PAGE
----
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(Image from http://examinedexistence.com)

Just a brief rambling reflection on Thanksgiving.

After reading a couple of articles about Thanksgiving Day, a national holiday celebrated for the last ~150 years in USA and Canada (on a different day), I wondered about how many people actually think about thankfulness or gratitude on this day, or any day.

Much has recently been written on the benefits of gratitute (Amy Morin – Psychologytoday).  Taken from this summary of some research articles, gratitude (acknowledging and being thankful for all that you have) can improve relationships, promote new relationships, improve physical and psychological health, reduce aggression, improve sleep, promote self-esteem through appreciating other peoples accomplishments, reduce stress and foster resilience!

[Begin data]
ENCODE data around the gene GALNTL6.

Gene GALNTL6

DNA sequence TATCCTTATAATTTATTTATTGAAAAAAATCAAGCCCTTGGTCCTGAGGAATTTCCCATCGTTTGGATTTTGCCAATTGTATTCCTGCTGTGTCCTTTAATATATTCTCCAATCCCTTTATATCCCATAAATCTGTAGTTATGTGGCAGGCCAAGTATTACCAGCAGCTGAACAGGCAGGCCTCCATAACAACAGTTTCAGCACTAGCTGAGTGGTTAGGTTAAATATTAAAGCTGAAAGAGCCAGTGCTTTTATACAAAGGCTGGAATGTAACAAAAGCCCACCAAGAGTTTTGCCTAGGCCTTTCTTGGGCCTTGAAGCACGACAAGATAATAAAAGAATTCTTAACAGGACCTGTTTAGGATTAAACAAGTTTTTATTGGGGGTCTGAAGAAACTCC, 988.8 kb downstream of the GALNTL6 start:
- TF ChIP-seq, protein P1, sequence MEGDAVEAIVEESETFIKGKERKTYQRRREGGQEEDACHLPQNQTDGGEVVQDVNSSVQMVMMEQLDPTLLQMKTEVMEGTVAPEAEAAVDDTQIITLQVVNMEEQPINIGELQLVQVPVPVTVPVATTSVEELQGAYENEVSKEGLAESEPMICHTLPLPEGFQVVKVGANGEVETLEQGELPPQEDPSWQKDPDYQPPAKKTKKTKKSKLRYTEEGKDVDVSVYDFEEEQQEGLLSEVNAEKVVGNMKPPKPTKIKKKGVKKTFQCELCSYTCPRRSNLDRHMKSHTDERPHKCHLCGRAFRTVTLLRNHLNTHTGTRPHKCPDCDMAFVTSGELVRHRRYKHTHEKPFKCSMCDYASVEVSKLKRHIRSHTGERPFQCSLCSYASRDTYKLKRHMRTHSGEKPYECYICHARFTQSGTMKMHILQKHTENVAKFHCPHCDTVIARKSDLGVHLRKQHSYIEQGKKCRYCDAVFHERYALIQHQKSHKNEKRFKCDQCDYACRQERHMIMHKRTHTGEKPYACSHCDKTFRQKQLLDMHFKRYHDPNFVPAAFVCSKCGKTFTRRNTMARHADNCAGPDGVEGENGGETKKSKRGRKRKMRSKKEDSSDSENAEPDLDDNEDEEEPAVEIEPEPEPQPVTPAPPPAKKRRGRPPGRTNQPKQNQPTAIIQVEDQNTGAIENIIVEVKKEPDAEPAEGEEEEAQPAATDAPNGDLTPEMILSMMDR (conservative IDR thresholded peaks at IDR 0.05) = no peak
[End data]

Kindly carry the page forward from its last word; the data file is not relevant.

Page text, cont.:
How much would you pay for a medication that had all these benefits? Such a drug would make billions in revenue – right?!

Well, all these health and relationship benefits can be attained for free, by anyone, just by spending a few minutes a day keeping a gratitude journal.

Actually, this is one of the reasons I don’t like Thanksgiving Day (see afterthought below).  Gratitude is not something that can be done once a year and expect to see any benefit.  In fact, health writer Amy Morin recently described a survey that revealed that the stress of shopping, cooking and spending time with family on Thanksgiving Day actually makes it harder to be thankful on this day itself.

The only thing left to do, is share a few things I am thankful for.  I am grateful that…

I am alive
I have an incredible wife
I have 4 amazing kids
I have a job
I can hear (my wife’s singing is beautiful)
I own a house (large mortgage though)
I am generally healthy (only occasional back pain)
I discovered blogging
I have friends, both ‘real’ and ‘virtual’ (in the blogosphere)
my wife and I shared our relationship goals yesterday


Afterthought: I should acknowledge that I am not American.  This is not meant to be something I’m either thankful or not thankful for – sorry… confusing 😉